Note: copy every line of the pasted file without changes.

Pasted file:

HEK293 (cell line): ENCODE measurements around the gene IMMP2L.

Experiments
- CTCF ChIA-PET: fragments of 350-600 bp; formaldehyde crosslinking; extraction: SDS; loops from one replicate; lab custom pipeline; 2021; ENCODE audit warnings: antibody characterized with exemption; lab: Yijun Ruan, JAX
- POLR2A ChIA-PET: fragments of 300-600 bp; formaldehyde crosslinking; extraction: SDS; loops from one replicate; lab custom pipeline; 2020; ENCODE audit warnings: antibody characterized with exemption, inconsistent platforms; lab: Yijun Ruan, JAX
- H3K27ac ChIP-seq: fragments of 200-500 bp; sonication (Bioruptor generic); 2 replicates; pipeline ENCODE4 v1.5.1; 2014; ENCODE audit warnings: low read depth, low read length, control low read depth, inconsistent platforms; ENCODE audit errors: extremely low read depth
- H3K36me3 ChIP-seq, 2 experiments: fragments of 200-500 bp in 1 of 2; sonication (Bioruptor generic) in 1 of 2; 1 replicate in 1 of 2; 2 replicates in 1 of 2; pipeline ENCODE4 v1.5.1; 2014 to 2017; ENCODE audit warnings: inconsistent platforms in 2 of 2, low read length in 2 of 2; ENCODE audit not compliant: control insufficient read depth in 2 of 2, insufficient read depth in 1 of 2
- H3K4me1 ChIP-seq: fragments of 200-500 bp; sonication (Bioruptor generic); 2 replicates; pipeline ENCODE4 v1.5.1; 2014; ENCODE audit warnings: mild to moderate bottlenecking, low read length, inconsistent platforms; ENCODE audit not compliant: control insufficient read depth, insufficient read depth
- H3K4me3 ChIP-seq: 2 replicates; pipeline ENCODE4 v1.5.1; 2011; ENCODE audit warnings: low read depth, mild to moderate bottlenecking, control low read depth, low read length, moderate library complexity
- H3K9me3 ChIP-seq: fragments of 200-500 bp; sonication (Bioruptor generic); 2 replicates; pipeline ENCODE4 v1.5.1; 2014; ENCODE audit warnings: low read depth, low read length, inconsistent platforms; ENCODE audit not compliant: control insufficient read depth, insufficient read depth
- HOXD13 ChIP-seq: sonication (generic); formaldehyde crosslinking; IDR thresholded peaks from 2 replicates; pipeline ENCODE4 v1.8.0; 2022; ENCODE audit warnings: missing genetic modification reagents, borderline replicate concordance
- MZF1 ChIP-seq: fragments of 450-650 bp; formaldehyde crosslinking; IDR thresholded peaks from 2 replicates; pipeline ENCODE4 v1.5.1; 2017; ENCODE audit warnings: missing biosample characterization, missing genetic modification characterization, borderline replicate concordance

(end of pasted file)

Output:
HEK293 (cell line): ENCODE measurements around the gene IMMP2L.

Experiments
- CTCF ChIA-PET: fragments of 350-600 bp; formaldehyde crosslinking; extraction: SDS; loops from one replicate; lab custom pipeline; 2021; ENCODE audit warnings: antibody characterized with exemption; lab: Yijun Ruan, JAX
- POLR2A ChIA-PET: fragments of 300-600 bp; formaldehyde crosslinking; extraction: SDS; loops from one replicate; lab custom pipeline; 2020; ENCODE audit warnings: antibody characterized with exemption, inconsistent platforms; lab: Yijun Ruan, JAX
- H3K27ac ChIP-seq: fragments of 200-500 bp; sonication (Bioruptor generic); 2 replicates; pipeline ENCODE4 v1.5.1; 2014; ENCODE audit warnings: low read depth, low read length, control low read depth, inconsistent platforms; ENCODE audit errors: extremely low read depth
- H3K36me3 ChIP-seq, 2 experiments: fragments of 200-500 bp in 1 of 2; sonication (Bioruptor generic) in 1 of 2; 1 replicate in 1 of 2; 2 replicates in 1 of 2; pipeline ENCODE4 v1.5.1; 2014 to 2017; ENCODE audit warnings: inconsistent platforms in 2 of 2, low read length in 2 of 2; ENCODE audit not compliant: control insufficient read depth in 2 of 2, insufficient read depth in 1 of 2
- H3K4me1 ChIP-seq: fragments of 200-500 bp; sonication (Bioruptor generic); 2 replicates; pipeline ENCODE4 v1.5.1; 2014; ENCODE audit warnings: mild to moderate bottlenecking, low read length, inconsistent platforms; ENCODE audit not compliant: control insufficient read depth, insufficient read depth
- H3K4me3 ChIP-seq: 2 replicates; pipeline ENCODE4 v1.5.1; 2011; ENCODE audit warnings: low read depth, mild to moderate bottlenecking, control low read depth, low read length, moderate library complexity
- H3K9me3 ChIP-seq: fragments of 200-500 bp; sonication (Bioruptor generic); 2 replicates; pipeline ENCODE4 v1.5.1; 2014; ENCODE audit warnings: low read depth, low read length, inconsistent platforms; ENCODE audit not compliant: control insufficient read depth, insufficient read depth
- HOXD13 ChIP-seq: sonication (generic); formaldehyde crosslinking; IDR thresholded peaks from 2 replicates; pipeline ENCODE4 v1.8.0; 2022; ENCODE audit warnings: missing genetic modification reagents, borderline replicate concordance
- MZF1 ChIP-seq: fragments of 450-650 bp; formaldehyde crosslinking; IDR thresholded peaks from 2 replicates; pipeline ENCODE4 v1.5.1; 2017; ENCODE audit warnings: missing biosample characterization, missing genetic modification characterization, borderline replicate concordance